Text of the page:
Registered Retirement Savings Plan (RRSP) or simply Retirement savings Plan, is an account for keeping savings and investment assets, introduced in 1957 in Canada to promote savings for retirement. It is different from other regular accounts because of the tax benefits.
Sometimes RRSP is perceived as an investment, but it is not. Simply put it is an account that holds other investments, it is just like a regular brokerage account, you contribute to the RRSP account when you buy investments in it. Obviously, it is registered with the federal government in Canada; can hold many investment types; tax benefits for regular investment accounts; and it is recognized as a trust.
HOW IT WORKS
First you have to be eligible to be able to participate, this means any working age Canadian qualifies, or if you are currently working in Canada under the age of 69, you have room for contribution, and have your income tax filed to the Canadian government.
The tax benefits an RRSP gives is the key motivation for contributing to the account. The Canadian government is trying to ensure Canadians make provisions for themselves for life after working, which is partly because of federal government incorporated cost in financing poorly planned retirement. There are two forms in which participators receive tax benefits which are tax deferred growth and tax credits.
Tax Deferred Growth
Profits made within the RRSP account in any form whether it is interest, capital gains or dividends are not going to be taxed immediately as income. RRSP account holders would still pay tax on the profits earned but not until the funds are withdrawn.
This is the second tax benefit you get from this plan. It simply stating that you are taxed on what is left after contributing. Though contributions have limits.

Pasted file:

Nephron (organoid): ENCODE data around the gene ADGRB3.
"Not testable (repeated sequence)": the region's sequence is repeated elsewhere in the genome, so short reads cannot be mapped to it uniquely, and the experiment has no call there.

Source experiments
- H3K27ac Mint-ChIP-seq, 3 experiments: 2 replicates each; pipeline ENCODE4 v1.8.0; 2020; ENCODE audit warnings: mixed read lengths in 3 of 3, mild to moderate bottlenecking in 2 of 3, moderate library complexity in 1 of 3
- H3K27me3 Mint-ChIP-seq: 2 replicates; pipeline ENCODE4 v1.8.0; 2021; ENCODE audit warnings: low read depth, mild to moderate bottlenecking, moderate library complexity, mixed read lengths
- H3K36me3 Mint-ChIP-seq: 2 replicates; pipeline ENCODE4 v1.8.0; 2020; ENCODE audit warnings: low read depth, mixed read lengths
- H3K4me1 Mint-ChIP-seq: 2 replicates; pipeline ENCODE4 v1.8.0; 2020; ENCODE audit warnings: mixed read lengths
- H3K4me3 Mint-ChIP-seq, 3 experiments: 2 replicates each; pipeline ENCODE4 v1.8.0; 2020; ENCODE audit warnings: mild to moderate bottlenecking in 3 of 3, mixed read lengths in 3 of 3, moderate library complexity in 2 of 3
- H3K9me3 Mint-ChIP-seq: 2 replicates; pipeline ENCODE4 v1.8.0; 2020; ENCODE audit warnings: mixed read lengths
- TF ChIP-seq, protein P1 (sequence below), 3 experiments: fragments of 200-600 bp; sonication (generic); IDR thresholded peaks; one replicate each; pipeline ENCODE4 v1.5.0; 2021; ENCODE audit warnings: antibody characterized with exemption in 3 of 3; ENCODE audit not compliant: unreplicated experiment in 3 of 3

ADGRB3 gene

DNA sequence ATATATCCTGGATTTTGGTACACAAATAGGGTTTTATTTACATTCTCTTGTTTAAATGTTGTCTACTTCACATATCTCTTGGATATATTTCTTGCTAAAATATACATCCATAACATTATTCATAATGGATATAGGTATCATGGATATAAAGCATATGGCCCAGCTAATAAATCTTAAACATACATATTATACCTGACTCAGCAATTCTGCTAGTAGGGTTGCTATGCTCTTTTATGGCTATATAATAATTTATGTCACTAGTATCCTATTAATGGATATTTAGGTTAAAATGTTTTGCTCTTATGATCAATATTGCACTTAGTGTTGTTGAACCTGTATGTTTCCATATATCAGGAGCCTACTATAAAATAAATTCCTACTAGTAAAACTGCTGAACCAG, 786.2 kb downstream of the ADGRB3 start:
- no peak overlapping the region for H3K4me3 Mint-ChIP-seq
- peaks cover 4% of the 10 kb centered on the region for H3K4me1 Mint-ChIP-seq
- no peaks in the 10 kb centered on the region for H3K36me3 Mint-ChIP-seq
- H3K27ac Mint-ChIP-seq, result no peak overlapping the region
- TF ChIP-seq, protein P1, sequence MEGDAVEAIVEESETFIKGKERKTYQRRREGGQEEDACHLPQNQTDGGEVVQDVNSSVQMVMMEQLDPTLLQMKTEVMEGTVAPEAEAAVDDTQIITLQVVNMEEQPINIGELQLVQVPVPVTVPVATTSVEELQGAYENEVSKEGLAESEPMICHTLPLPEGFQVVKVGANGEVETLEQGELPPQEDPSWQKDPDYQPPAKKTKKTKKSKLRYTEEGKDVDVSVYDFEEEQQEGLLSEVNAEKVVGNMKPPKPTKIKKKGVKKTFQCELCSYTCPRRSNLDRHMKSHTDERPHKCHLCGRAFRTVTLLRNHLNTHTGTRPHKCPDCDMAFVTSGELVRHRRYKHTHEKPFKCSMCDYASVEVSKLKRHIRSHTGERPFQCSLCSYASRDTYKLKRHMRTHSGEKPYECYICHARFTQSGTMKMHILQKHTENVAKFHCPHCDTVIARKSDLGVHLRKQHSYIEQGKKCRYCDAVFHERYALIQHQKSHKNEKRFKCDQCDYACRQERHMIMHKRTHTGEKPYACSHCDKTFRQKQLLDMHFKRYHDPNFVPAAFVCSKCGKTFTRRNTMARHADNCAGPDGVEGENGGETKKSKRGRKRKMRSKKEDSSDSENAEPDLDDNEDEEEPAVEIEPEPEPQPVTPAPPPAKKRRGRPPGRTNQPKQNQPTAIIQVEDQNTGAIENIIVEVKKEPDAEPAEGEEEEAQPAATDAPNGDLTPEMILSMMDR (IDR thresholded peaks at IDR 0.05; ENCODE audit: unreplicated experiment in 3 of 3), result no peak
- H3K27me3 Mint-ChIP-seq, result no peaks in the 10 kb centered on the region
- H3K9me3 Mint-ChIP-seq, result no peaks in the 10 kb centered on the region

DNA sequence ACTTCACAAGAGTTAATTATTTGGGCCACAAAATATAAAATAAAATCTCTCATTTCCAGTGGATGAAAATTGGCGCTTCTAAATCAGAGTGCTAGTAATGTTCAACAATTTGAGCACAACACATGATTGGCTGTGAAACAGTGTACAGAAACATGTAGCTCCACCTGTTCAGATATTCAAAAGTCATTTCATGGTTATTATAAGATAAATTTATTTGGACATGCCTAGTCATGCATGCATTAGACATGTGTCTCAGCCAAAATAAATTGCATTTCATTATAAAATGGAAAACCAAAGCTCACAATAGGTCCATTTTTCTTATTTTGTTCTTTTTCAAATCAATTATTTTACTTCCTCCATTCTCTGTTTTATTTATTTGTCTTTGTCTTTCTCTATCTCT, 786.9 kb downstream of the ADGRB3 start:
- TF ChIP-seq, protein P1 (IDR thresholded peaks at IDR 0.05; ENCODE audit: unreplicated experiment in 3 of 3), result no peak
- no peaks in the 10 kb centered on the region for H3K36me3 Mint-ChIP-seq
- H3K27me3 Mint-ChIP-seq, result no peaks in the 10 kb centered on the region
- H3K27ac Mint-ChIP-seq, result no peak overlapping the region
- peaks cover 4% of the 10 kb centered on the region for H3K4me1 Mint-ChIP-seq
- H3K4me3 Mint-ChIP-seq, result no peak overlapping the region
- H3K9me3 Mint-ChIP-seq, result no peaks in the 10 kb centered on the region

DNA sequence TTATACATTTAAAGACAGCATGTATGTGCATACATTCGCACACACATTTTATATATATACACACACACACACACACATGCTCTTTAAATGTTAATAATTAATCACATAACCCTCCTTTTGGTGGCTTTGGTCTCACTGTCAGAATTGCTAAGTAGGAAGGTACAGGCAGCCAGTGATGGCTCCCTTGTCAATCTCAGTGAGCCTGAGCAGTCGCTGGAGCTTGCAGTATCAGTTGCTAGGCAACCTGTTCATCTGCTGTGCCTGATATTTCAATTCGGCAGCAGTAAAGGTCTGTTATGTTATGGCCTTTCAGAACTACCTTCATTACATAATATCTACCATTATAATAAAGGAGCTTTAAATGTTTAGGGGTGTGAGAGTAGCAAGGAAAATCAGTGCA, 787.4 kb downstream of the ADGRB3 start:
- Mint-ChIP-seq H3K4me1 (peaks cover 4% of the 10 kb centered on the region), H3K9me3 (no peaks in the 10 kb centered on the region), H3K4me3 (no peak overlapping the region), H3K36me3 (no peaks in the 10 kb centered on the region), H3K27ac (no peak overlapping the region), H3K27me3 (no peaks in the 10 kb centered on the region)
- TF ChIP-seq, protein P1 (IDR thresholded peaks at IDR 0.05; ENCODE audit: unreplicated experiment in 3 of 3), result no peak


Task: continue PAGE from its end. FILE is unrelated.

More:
How to Contribute
The government in Canada limits the amount of contribution due to the tax benefits this account gets. The Canadian government allows people contribute 18% of their annual salary or $22,000 whichever is less, to their RRSPs.
RRSP contributions can also be used to reduce the amount of combine tax a couple pays to the government. This is when you make RRSP contributions for yourself and your spouse, it is more effective when both spouses are in different tax brackets (large income margin). These contributions cannot exceed each person’s personal limit, although the government has granted everyone a $2000 room for over-contribution during their life time without penalty.
Registered Retirement Savings Plan changes with different government policy. Of recent these changes have increased the amount people can contribute annually. You can take money out of RRSP at any time but it of your best interest that you shouldn’t because the penalties are harsh, and expensive due to withholding tax. Unused contributions are normally carried into the next years which increases future deduction limits. Unlike Tax Free Savings Account (TFSA) you cannot recontribute any money taken out of the account prior to your retirement.